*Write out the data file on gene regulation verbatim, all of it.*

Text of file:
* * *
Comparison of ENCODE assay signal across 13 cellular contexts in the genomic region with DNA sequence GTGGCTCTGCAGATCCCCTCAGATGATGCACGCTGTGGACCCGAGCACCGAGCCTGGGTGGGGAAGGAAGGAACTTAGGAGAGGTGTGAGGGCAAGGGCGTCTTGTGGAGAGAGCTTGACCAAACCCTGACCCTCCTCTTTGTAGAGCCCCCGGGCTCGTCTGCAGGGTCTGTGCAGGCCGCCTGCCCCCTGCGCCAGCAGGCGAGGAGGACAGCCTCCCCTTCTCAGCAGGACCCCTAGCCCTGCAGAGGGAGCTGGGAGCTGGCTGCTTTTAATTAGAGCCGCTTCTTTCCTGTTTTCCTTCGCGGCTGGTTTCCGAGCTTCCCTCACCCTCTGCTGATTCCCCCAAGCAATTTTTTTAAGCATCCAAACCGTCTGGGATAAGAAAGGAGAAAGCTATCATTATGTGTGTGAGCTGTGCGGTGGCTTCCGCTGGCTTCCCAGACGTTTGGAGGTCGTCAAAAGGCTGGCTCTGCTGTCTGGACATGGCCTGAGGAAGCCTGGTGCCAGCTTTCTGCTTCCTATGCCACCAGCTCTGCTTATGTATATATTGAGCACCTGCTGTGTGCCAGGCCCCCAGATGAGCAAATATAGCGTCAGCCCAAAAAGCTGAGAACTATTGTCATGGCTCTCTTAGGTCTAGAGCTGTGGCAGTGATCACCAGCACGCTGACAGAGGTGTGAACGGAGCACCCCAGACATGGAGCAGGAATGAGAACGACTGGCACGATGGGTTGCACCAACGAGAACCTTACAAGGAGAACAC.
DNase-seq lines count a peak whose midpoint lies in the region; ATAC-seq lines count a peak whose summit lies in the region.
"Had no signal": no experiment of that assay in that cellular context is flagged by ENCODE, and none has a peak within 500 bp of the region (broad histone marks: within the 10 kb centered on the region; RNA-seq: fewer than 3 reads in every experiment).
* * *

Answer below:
Comparison of ENCODE assay signal across 13 cellular contexts in the genomic region with DNA sequence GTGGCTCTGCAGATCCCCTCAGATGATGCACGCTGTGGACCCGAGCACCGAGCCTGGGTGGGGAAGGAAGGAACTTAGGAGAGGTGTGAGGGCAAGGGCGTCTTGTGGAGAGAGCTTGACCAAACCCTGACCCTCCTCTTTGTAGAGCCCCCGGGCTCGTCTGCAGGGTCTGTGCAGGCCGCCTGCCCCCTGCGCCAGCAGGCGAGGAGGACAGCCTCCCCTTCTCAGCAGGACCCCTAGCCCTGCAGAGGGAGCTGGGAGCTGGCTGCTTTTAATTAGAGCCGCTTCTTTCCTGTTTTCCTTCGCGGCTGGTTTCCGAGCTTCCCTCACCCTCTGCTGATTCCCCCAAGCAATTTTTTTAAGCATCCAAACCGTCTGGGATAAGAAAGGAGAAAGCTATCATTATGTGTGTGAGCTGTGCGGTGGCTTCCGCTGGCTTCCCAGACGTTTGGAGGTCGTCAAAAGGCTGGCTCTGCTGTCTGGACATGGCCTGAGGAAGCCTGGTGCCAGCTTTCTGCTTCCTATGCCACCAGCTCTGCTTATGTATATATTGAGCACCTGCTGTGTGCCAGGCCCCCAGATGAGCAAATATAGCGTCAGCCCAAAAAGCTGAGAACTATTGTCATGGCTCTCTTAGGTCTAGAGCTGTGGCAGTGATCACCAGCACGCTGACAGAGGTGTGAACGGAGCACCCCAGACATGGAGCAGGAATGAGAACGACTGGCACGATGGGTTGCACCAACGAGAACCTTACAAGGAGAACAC.
DNase-seq lines count a peak whose midpoint lies in the region; ATAC-seq lines count a peak whose summit lies in the region.
"Had no signal": no experiment of that assay in that cellular context is flagged by ENCODE, and none has a peak within 500 bp of the region (broad histone marks: within the 10 kb centered on the region; RNA-seq: fewer than 3 reads in every experiment).